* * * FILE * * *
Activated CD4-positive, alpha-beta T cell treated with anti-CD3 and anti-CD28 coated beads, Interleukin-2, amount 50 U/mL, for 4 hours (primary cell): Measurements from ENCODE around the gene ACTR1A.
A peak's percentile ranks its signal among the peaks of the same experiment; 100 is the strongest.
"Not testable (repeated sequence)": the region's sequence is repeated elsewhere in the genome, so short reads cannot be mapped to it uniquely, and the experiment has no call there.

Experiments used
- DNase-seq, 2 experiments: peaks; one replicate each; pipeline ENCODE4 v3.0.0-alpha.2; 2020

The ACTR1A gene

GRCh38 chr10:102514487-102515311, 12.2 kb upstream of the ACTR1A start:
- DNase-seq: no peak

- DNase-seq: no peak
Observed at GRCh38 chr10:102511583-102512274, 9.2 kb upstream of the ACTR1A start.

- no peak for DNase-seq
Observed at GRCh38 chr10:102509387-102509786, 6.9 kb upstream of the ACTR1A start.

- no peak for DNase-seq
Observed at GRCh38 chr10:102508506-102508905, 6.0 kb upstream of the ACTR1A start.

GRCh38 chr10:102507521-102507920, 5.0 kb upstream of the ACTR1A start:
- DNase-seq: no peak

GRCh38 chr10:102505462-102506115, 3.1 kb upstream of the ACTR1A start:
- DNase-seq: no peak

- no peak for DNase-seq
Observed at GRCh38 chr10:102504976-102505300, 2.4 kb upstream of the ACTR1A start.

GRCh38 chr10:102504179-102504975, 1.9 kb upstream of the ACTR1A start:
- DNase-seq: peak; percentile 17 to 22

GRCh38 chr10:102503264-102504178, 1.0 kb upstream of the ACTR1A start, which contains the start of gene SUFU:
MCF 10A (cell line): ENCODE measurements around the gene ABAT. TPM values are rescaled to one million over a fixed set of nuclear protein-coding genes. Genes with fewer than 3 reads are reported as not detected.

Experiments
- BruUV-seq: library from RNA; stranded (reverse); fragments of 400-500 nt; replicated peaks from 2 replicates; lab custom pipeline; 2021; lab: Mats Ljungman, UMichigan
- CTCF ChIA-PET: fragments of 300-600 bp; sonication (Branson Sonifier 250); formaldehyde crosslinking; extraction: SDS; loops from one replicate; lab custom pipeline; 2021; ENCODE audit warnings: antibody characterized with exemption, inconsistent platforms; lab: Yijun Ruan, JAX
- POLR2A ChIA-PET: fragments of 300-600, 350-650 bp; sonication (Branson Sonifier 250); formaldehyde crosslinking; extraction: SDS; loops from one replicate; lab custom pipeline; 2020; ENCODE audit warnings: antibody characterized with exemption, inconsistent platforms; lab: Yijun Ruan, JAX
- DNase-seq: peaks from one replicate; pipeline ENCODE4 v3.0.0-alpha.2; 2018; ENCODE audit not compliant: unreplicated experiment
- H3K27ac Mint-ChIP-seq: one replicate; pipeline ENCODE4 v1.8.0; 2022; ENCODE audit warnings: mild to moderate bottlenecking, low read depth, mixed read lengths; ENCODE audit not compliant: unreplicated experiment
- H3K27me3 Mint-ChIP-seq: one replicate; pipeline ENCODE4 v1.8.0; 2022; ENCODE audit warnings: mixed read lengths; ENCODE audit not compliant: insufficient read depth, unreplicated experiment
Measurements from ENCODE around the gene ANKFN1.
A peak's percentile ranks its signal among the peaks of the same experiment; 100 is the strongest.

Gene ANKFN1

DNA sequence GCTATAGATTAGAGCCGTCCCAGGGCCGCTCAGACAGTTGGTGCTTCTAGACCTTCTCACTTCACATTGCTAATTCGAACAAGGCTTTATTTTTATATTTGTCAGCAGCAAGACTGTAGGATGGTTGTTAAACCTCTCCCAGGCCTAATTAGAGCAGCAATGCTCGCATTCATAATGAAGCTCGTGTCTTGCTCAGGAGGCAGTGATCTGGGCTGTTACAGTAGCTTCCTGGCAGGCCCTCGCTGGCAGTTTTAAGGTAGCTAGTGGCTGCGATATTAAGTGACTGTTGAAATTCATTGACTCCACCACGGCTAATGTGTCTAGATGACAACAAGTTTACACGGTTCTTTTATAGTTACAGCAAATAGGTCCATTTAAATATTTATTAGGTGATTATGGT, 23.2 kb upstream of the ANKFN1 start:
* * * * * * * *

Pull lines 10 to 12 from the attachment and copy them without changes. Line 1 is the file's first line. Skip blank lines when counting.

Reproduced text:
Observed at GRCh38 chr10:102511583-102512274, 9.2 kb upstream of the ACTR1A start.

- no peak for DNase-seq
Observed at GRCh38 chr10:102509387-102509786, 6.9 kb upstream of the ACTR1A start.